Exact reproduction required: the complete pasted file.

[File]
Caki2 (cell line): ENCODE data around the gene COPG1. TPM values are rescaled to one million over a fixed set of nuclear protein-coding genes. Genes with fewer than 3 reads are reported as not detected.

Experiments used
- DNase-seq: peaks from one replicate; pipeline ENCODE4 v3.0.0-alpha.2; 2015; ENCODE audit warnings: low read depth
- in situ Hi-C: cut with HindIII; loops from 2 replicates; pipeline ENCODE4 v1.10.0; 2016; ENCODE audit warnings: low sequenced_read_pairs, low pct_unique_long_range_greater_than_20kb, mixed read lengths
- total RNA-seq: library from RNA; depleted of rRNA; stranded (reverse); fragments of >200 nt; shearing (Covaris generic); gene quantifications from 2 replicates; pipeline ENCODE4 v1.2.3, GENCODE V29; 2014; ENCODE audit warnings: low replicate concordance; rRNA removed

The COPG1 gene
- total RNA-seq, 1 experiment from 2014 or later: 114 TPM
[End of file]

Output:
Caki2 (cell line): ENCODE data around the gene COPG1. TPM values are rescaled to one million over a fixed set of nuclear protein-coding genes. Genes with fewer than 3 reads are reported as not detected.

Experiments used
- DNase-seq: peaks from one replicate; pipeline ENCODE4 v3.0.0-alpha.2; 2015; ENCODE audit warnings: low read depth
- in situ Hi-C: cut with HindIII; loops from 2 replicates; pipeline ENCODE4 v1.10.0; 2016; ENCODE audit warnings: low sequenced_read_pairs, low pct_unique_long_range_greater_than_20kb, mixed read lengths
- total RNA-seq: library from RNA; depleted of rRNA; stranded (reverse); fragments of >200 nt; shearing (Covaris generic); gene quantifications from 2 replicates; pipeline ENCODE4 v1.2.3, GENCODE V29; 2014; ENCODE audit warnings: low replicate concordance; rRNA removed

The COPG1 gene
- total RNA-seq, 1 experiment from 2014 or later: 114 TPM